POFF on April 29th POFF on May 27th Change
Padres 41.2 20.3 -20.9

Much of the Padres slide is related to the Giants rise. By wins and losses the Padres have had basically identical months: 11-12 in April, 11-13 in May. The Giants going 18-7 in May has really impacted the Padres outlook. They are now 5.0 games back of the Giants in the NL West standings, and clumped in with teams like the Mets, Pirates, Cubs and Braves in the Wild Card race. Much was made of the Padres after their wild offseason, but lost in a lot of that excitement was the fact that this team still has major problems, most notably on defense. It appeared as though the plan for building this team was to get guys who can mash, and hope the defense avoided being a total disaster. That plan could work, but it certainly won't if the mashing part does not happen, and so far it has not happened: the Padres offense has posted a 92 wRC+. They need to start hitting better to get those playoff odds turned back in the positive direction.

POFF on April 29th POFF on May 27th Change
Athletics 27.8 5.1 -22.7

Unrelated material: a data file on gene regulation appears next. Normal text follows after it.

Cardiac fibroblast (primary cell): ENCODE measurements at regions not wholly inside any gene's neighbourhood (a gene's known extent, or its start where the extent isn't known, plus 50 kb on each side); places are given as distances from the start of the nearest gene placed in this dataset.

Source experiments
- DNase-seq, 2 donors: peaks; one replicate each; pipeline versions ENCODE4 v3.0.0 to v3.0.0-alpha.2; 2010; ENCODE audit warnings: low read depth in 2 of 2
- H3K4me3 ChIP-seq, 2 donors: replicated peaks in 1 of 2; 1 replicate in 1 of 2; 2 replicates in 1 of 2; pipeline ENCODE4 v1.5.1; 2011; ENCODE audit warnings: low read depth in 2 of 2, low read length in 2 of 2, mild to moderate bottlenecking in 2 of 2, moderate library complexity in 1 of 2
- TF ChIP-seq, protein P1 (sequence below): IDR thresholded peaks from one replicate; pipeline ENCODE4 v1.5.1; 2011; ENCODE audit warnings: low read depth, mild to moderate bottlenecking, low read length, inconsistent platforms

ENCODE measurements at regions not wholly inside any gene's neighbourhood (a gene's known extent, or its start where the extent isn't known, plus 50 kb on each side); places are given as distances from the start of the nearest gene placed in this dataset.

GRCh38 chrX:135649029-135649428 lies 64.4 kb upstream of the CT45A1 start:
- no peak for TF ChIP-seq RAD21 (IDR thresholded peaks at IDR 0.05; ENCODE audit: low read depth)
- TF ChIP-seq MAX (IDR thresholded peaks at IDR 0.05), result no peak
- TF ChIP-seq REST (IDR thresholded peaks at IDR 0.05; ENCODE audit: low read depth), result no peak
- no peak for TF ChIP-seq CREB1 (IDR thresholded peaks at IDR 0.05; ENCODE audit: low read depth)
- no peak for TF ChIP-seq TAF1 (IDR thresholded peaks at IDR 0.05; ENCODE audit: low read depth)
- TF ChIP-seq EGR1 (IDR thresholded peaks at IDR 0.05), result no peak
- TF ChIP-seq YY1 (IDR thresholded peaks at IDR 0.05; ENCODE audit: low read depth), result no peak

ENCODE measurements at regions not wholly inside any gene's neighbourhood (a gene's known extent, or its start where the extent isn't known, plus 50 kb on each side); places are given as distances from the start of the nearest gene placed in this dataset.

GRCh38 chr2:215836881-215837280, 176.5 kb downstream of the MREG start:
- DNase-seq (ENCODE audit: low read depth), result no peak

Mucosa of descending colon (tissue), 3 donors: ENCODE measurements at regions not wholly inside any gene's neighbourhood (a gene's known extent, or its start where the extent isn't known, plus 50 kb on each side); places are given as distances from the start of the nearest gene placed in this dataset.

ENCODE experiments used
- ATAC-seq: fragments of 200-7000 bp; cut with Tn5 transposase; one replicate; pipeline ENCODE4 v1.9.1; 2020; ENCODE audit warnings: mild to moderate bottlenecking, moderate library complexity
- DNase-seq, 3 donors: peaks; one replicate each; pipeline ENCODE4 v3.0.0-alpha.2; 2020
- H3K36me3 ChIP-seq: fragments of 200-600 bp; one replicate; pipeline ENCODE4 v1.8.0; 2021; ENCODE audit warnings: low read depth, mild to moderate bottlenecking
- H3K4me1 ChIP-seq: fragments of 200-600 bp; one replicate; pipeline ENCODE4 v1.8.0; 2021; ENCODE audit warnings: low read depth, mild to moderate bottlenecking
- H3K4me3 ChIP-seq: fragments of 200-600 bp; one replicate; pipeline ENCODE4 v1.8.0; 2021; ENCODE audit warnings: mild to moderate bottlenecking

The Athletics, Mariners, and Angels were expected to be the contending teams in the AL West. Then the Astros surged to the top of the standings, and the 17-31 Athletics have fallen to the bottom, already facing an ominous task to get back into contention. The Athletics run differential (-4) suggests that they have been unlucky, and should actually be a lot closer to a 24-24 team. According to BaseRuns the Athletics should be a 27-21 team. That is a difference of 10 wins! Basically the Athletics have not been good at turning their offensive events into runs, and preventing opponents' events from becoming runs. The A's are 2-14 in 1-run games, a record that is at least partly a result of a remarkably junky bullpen that has posted a 4.93 ERA (4.37 FIP), and had 27 meltdowns (shifts in win probability of at least -6%). Things like bullpen performance and clustering hits together appropriately are often very random, which makes looking for solutions very hard. It could bounce back for the Athletics, but they have really dug themselves a hole and the unexpectedly strong play of the division-rival Astros and Rangers has taken a huge chunk out of their playoff odds.